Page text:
Pathogens isolated from bovine clinical mastitis and their antimicrobial resistance


ARDIÇLI Ö. , KAHYA DEMİRBİLEK S. , CARLI K. T.

MEDYCYNA WETERYNARYJNA-VETERINARY MEDICINE-SCIENCE AND PRACTICE, vol.78, no.1, pp.19-24, 2022 (Journal Indexed in SCI) identifier identifier

  • Publication Type: Article / Article
  • Volume: 78 Issue: 1
  • Publication Date: 2022
  • Doi Number: 10.21521/mw.6606
  • Title of Journal : MEDYCYNA WETERYNARYJNA-VETERINARY MEDICINE-SCIENCE AND PRACTICE
  • Page Numbers: pp.19-24
  • Keywords: mastitis, antimicrobial resistance, dairy cattle, bacterial strains, SUBCLINICAL MASTITIS, DAIRY-COWS, STAPHYLOCOCCUS-AUREUS, STREPTOCOCCUS-DYSGALACTIAE, ETIOLOGIC AGENTS, UDDER PATHOGENS, SUSCEPTIBILITY, PREVALENCE, HERDS, LACTATION

Abstract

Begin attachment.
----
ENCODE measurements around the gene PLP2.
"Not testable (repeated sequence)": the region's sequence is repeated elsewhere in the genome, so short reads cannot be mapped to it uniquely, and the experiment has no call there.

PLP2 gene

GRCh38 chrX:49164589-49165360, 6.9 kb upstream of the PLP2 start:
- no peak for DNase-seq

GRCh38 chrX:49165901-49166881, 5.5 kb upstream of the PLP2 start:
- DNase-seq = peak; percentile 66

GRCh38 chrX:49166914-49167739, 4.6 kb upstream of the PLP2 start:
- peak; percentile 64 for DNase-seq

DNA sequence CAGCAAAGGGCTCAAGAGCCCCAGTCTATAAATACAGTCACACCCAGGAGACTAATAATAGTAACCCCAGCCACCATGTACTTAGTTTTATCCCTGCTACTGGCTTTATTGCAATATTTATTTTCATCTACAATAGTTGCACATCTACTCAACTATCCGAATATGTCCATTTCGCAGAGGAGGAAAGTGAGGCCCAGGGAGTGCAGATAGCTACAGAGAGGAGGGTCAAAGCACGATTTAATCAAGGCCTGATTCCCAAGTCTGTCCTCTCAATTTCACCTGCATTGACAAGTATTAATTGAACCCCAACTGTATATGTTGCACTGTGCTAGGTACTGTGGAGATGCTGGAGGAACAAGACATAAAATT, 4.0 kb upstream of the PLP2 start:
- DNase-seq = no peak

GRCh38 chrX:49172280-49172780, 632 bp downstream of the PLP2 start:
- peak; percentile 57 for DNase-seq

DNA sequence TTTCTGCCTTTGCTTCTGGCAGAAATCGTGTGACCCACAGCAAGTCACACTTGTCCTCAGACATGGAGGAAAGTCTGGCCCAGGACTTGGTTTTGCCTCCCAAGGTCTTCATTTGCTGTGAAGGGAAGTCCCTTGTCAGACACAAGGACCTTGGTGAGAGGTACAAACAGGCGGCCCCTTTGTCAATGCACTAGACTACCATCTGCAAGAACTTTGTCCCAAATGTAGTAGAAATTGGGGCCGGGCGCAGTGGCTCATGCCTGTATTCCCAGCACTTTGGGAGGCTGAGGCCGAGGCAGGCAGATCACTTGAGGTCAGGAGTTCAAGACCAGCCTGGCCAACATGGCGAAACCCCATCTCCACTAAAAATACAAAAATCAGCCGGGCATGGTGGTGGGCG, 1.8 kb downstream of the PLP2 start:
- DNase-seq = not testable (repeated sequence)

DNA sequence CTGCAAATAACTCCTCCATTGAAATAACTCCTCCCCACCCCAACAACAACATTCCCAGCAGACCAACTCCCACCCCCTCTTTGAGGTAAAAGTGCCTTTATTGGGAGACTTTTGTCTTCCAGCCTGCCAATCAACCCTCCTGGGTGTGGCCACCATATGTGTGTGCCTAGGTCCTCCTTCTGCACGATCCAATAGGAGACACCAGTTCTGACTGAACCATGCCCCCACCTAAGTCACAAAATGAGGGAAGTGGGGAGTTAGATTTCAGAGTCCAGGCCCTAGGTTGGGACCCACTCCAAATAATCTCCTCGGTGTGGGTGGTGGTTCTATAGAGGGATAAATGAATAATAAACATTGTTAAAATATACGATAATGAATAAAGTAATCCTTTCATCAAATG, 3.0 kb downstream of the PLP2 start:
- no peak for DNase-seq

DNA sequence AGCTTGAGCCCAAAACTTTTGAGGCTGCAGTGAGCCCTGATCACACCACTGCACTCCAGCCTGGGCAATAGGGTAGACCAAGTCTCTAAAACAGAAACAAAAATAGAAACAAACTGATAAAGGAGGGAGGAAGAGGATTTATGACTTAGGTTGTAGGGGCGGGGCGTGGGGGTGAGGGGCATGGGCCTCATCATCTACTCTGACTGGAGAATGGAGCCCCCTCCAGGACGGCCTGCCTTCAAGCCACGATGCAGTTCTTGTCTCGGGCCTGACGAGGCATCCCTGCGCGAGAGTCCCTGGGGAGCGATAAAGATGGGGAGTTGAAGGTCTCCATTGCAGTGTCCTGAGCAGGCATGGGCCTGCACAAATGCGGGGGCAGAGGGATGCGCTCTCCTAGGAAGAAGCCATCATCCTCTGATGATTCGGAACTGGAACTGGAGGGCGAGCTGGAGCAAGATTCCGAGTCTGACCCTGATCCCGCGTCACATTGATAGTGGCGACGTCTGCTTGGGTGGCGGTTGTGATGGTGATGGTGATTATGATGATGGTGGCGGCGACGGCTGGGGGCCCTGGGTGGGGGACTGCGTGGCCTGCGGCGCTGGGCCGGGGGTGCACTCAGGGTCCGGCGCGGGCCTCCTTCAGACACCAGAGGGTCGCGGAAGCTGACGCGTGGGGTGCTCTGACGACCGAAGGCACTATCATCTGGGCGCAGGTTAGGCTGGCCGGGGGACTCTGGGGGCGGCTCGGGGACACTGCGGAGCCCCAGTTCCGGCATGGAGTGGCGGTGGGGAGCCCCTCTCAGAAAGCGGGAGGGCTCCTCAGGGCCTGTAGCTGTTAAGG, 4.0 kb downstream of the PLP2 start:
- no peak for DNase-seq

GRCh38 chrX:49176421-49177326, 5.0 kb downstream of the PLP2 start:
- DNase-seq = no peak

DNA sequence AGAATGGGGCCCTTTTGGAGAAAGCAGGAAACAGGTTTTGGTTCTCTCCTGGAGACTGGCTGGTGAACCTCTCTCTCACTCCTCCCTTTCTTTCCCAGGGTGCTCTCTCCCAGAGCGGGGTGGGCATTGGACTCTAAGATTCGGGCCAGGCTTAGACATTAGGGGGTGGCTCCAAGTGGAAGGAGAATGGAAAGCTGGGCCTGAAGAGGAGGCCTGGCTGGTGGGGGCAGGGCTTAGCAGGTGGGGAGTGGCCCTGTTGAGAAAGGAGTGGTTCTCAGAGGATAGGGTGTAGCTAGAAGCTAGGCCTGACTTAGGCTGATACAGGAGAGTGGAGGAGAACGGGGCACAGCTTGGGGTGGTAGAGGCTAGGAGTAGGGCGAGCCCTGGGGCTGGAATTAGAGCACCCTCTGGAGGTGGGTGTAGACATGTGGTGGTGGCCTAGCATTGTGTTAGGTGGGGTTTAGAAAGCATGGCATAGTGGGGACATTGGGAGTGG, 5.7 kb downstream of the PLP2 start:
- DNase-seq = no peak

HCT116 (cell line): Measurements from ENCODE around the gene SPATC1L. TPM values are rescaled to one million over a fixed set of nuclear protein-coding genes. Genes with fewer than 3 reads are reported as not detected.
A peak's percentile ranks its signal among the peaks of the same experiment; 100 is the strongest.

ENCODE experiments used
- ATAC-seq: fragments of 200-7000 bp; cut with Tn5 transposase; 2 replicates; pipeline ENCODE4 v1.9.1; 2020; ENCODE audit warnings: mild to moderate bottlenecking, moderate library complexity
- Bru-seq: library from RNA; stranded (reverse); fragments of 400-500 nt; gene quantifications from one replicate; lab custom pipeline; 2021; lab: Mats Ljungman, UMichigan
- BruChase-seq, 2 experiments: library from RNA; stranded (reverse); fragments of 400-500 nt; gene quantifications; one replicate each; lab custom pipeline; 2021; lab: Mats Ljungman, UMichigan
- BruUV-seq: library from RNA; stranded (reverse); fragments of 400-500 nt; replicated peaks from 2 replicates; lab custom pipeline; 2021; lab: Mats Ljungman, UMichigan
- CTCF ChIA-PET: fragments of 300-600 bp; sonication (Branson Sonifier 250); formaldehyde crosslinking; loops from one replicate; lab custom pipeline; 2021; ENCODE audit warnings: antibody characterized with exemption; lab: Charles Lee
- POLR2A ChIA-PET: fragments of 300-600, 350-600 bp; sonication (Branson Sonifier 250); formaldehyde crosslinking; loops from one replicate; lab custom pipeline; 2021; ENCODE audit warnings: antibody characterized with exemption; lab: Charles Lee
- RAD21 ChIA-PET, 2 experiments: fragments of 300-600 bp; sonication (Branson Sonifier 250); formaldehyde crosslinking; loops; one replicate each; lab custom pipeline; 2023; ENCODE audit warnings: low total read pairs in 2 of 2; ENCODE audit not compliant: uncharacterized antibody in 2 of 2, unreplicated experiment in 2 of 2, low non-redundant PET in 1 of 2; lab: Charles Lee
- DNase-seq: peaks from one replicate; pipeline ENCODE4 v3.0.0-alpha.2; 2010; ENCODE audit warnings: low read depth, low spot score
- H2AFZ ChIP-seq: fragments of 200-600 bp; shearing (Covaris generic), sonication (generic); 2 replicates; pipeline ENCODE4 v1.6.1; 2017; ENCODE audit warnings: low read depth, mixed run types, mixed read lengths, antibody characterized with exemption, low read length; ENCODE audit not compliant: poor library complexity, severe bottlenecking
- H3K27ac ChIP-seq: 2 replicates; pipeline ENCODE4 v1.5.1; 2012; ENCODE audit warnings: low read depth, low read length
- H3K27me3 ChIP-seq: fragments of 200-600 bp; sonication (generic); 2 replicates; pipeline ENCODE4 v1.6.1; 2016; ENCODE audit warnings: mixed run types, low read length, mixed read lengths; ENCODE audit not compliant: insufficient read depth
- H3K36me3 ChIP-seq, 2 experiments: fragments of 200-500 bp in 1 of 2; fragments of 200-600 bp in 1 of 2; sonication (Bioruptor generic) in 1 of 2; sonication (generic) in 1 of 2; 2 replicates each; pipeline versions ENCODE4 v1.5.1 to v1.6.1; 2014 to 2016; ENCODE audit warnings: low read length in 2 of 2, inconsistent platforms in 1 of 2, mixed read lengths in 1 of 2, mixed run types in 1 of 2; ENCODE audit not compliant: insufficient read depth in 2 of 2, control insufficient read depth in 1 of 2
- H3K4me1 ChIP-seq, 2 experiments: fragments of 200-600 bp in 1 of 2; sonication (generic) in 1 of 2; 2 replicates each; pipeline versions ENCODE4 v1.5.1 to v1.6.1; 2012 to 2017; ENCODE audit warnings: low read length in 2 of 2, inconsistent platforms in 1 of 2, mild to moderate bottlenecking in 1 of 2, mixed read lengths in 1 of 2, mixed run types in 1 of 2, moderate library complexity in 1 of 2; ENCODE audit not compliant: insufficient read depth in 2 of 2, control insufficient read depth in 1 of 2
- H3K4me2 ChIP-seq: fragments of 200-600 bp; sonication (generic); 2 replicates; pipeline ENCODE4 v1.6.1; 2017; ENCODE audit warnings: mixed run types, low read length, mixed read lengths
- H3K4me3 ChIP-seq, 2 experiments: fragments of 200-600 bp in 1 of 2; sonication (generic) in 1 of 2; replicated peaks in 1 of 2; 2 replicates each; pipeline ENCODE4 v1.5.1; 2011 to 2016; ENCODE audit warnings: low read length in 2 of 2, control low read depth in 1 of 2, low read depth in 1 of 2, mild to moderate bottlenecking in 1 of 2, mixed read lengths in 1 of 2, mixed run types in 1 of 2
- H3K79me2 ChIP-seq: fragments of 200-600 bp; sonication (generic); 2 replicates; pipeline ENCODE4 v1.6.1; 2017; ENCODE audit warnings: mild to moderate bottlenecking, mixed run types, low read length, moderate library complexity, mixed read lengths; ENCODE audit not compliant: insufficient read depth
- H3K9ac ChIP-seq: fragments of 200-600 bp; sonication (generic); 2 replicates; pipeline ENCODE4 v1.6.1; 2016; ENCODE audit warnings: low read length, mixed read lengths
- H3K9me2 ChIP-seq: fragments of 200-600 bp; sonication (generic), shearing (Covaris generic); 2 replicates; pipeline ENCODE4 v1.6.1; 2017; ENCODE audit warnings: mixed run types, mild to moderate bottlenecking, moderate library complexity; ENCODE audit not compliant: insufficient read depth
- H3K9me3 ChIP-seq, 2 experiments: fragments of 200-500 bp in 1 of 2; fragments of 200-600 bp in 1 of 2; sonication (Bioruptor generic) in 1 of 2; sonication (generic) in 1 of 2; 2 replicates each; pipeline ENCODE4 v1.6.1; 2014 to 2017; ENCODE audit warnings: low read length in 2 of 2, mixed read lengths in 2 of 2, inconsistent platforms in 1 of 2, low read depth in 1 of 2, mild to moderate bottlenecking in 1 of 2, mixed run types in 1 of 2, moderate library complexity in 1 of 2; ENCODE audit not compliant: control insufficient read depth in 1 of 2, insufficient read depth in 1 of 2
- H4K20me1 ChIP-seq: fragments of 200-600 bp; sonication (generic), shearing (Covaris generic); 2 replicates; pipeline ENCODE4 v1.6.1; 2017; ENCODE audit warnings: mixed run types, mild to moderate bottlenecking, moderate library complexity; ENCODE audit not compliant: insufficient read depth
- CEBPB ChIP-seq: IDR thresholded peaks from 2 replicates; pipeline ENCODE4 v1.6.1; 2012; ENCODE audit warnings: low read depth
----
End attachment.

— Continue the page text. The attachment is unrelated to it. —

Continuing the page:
This study aimed to isolate aerobic and microaerophilic bacteria from mastitis milk samples, as well as to determine their antibiotic resistance. A total of 196 bovine mastitis milk samples were tested by standard bacteriological methods and with API identification test kits. Antimicrobial susceptibility testing was performed by the Kirby-Bauer disk diffusion method. The results revealed that the predominant isolate was S. aureus, with an isolation rate of 28%, followed by Streptococcus spp. (27%) and E. coli (19%). Isolation rates for Corynebacterium spp., Mycoplasma spp., and Pseudomonas aeruginosa were 11%, 6%, and 4%, respectively. Compared to the bacteria mentioned above, lower percentages were observed for Trueperella pyogenes (2%), Pasteurella multocida (2%), and Klebsiella pneumoniae (1%). A broad evaluation of antimicrobial resistance showed that the pathogens were resistant to tetracycline (68.63%), oxytetracycline (41.57%), ampicillin (39.08%), ceftiofur (38.1%), cephalexin (32.26%), penicillin (31.25%), amoxicillin/clavulanic acid (24.53%), enrofloxacin (24.44%), gentamycin (23.68%), and trimethoprim/sulfamethoxazole (22.09%). This study demonstrated that the sources of bacteria isolated from mastitis bovine milk samples were both contagious and environmental. More importantly, the present results demonstrate a critically high antimicrobial resistance in dairy cattle. For instance, E. coli isolates showed a crucial resistance to commonly used and recommended antimicrobials, including ceftiofur (100%), cephalexin (83.33%), and tetracycline (94.44%). The results of this study may provide valuable information about clinical aspects of bovine mastitis infections and current antimicrobial resistance levels in dairy cattle.